23/07/12 – 23/07/12
Toledo + windmills of La Mancha – Spain
Well there’s a first for everything.
Considering Toledo is one of the oldest and most authentic cities in Spain I found it funny that to get into the main part of town the bus dropped us at the bottom of a hill and we took these urban escalators into the city! It was definitely a first and given it was the middle of summer we were all very grateful for what would’ve been a long and tiring hike up the hill without them.
Walking about Toledo was like an open air museum. There was lots of diversity which is why it’s commonly known as the ‘city of three cultures’ because Jewish, Islamic and Christians have lived there throughout the centuries.
Toledo is famous for a lot of things but right up there with the most famous would be their Marzipan, not usually something I like but I never say no to trying all things local – this went down a treat with a good coffee. And then there’s Damascene an ancient Moorish handicraft whereby gold is interlaced on iron or steel to create gorgeous decorative pieces from plates to jewelry. Both mums now have matching pairs of earrings :)
Leaving Toledo and headed for Granada, the bus took a scenic stop at an amazing lookout atop a hill lined with windmills and stunning views over La Mancha– YES indeed, we were at the windmills Miguel de Cervantes made famous in his novel Don Quixote de La Mancha!
22/07/12 – 22/07/12
Daytrip to Segovia – Spain
I fell in love with Segovia. A charmingly beautiful walled city with lots of dramatic architecture, views of scenic countryside and lots of pedestrian streets where no cars are allowed – perfect to explore on foot.
One of Segovia’s main attractions is its Aqueduct – built around 50AD and arguably one of the best preserved ancient monuments engineered and constructed by the Romans in Spain. I still find it difficult to comprehend how: (a) how long ago it was built (b) how it was even built back then with no fancy cranes and stuff (c) the fact it was built with no mortar (d) how it is still standing so well preserved up to this day, and finally (e) pretty much a,b,c and d altogether!!!!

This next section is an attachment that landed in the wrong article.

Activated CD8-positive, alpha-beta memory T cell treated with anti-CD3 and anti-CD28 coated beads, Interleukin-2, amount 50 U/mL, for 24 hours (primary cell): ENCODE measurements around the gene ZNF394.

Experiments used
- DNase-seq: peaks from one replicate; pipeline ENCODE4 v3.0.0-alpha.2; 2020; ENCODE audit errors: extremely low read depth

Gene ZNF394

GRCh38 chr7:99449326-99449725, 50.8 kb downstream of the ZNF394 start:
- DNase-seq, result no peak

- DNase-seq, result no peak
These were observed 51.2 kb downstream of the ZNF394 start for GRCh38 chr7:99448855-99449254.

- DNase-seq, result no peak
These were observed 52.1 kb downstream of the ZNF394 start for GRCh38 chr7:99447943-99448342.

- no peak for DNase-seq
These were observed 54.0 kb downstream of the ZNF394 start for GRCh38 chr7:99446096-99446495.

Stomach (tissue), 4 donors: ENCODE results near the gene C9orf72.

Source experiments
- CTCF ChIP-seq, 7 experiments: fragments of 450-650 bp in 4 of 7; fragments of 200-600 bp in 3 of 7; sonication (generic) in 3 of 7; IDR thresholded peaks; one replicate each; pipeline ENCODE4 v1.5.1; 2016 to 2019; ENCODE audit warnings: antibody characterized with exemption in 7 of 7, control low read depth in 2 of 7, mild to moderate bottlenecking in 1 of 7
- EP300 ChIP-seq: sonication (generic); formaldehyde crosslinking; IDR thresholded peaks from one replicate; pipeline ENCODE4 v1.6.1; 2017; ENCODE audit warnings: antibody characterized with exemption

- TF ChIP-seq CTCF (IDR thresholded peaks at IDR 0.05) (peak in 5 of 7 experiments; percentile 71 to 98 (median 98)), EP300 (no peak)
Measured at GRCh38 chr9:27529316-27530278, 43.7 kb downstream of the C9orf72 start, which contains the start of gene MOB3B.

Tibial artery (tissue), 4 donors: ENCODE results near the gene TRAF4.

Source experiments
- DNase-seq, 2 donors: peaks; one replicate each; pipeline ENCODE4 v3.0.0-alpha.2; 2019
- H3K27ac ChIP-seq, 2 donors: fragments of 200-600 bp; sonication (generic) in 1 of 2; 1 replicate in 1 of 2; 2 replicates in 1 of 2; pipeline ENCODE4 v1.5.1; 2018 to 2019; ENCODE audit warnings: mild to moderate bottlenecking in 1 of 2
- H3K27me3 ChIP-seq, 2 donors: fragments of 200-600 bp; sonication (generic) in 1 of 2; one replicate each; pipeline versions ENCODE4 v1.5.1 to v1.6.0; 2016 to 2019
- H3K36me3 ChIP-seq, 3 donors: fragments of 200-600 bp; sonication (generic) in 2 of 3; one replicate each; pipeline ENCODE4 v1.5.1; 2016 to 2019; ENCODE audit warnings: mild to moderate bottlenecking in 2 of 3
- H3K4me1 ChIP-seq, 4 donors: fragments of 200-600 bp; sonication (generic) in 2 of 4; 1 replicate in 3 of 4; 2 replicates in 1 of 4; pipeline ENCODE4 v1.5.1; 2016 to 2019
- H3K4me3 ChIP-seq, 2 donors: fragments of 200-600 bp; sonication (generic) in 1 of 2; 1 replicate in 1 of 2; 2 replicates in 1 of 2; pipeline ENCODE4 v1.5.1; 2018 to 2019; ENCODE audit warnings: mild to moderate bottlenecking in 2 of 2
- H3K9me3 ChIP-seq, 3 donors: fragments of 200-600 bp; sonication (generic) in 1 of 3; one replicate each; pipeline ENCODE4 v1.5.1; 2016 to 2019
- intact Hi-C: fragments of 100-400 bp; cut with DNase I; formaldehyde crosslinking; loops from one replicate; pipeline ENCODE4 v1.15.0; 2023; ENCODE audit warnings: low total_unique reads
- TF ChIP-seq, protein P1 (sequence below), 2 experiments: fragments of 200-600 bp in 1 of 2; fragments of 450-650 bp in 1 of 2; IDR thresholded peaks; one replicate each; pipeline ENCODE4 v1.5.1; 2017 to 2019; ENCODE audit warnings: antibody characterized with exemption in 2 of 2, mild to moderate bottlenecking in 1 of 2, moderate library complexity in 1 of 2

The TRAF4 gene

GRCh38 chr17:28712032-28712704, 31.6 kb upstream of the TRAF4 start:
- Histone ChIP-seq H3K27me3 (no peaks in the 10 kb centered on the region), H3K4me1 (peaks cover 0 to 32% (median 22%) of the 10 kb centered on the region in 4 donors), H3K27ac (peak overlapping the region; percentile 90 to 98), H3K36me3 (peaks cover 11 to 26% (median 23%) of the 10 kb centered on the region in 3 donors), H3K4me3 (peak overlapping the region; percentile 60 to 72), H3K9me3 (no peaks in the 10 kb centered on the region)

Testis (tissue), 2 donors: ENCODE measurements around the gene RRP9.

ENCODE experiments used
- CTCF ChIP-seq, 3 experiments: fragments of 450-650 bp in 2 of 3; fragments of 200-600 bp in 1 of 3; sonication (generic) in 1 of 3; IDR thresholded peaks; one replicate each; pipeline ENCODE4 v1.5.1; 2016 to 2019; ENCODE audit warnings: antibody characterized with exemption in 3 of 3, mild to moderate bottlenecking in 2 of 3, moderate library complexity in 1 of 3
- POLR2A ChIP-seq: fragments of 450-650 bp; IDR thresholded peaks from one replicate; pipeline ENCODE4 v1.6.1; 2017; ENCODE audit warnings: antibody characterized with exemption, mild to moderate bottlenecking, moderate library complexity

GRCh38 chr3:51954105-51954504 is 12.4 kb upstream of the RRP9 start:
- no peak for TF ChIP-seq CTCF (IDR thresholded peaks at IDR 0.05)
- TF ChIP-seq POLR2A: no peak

Anyway, we then strolled through the center where the majestic Cathedral is situated. It’s definitely one of the most amazing facades I’ve seen in all of Europe, and trust me, by this point we were pretty cathedralled out.
We had some free time to buy fridge magnets and tea towels before heading for a tour of the Alcázar, one of the favourite residences of the Kings of Castile and thought to be the inspiration behind Walt Disney’s castle.
As expected it was so gorgeous on the inside – not too overly decorative like some palaces (dusting can be a pain you know) but was mostly floor to ceiling sandstone, walls adorned with massive pieces of art and large windows with the most relaxing views of the surrounding area. It was also filled with all types of military/armory paraphernalia to add to that gothic earthy feel.
Thought it was a cool fact to learn that it was the place Queen Isabel promised Columbus the financial backing needed to discover America!
20/07/12 – 22/07/12
Madrid - Spain
The start of the end :(
The train from Valencia to Madrid was full of mixed emotions to say to least. After almost a full year of being away from home and our loved ones, Madrid was the city we’d be meeting up with Mum and Dad (Dans ones) who had just finished up a massive tour of Canada and Alaska. It was also going to be the start of a 16 day whirlwhind tour of Spain, Morocco and Portugal with them which we were really excited about. Unfortunately though, all good things must come to and end and we always knew that arriving into Madrid would be bittersweet because it was the last leg of the trip to end our amazing gap year.
Seeing them for the first time again was awesome! Lots of hugs, kisses and happy tears. They were both stunned at how much weight we’d lost since Sydney (yes, thankyou very much), their theory being that we’d run out of money and couldn’t afford to eat hahahahahahhaha :) gotta love em. What it did come down to was simply walking every day, not having a pantry full of junk food come midnight munchie time and eating rich satisfying food in smaller portions.